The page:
Circulating Tumor Cells (CTCs) are present in the blood of all types of cancer patients, and originate from primary tumors and
metastasis. Migration and cell adhesion of these cells determine the future site of cancerous growth in the distant organ. The presence of CTCs in the blood could be used to develop suitable biomarkers to detect cancers that are difficult to diagnose, such as pancreatic, lung, brain and ovarian cancer. Isolating single CTCs from blood combined with molecular profiling using Nextgen sequencing could identify genes, miRNA or noncoding RNA to diagnose any cancer and provide significant clues for its treatment. To eradicate cancer, it is essential to kill all CTCs in the blood of cancer patients. Chemotherapy is the only way to treat them, since tumor surgery and radiation therapy are unable to completely remove them. However, very limited information is available about their biology, molecular mechanisms of spreading, cell adhesion and their overall responsiveness to different types of chemotherapy.The impact factor of journal provides quantitative assessment tool for grading, evaluating, sorting and comparing journals of similar kind. It reflects the average number of citations to recent articles published in science and social science journals in a particular year or period, and is frequently used as a proxy for the relative importance of a journal within its field. It is first devised by Eugene Garfield, the founder of the Institute for Scientific Information. The impact factor of a journal is evaluated by dividing the number of current year citations to the source items published in that journal during the previous two years.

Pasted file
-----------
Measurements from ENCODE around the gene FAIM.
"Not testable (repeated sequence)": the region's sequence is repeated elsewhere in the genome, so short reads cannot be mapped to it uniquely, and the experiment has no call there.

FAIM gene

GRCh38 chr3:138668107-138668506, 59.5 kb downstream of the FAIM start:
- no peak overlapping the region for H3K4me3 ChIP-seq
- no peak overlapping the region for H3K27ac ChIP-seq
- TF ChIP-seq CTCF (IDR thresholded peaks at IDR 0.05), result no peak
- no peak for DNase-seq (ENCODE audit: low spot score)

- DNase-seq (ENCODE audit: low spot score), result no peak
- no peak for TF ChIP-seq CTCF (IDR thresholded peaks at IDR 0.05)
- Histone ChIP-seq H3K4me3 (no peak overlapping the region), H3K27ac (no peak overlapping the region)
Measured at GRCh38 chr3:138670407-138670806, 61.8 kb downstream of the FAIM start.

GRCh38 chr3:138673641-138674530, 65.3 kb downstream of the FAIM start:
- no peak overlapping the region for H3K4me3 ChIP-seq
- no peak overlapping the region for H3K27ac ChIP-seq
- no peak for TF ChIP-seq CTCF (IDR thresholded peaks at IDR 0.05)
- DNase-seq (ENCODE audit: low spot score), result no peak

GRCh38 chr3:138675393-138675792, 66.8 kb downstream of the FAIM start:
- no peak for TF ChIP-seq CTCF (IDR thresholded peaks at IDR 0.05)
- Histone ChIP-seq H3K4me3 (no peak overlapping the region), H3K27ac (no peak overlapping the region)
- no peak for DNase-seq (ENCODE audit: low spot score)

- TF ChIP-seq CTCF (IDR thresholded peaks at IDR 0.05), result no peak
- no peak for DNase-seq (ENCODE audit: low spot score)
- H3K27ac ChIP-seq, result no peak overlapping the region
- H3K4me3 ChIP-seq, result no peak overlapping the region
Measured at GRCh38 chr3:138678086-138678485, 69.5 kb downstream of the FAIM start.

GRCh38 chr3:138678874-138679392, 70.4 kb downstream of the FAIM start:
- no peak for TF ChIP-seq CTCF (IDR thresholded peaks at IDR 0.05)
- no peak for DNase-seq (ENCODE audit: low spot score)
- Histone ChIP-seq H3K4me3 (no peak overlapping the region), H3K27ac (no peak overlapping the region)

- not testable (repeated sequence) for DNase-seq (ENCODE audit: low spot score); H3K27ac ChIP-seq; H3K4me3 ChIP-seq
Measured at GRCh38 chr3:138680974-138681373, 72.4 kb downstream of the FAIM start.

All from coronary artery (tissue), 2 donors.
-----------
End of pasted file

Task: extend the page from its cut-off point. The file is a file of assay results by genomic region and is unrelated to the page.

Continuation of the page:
Last date updated on January, 2021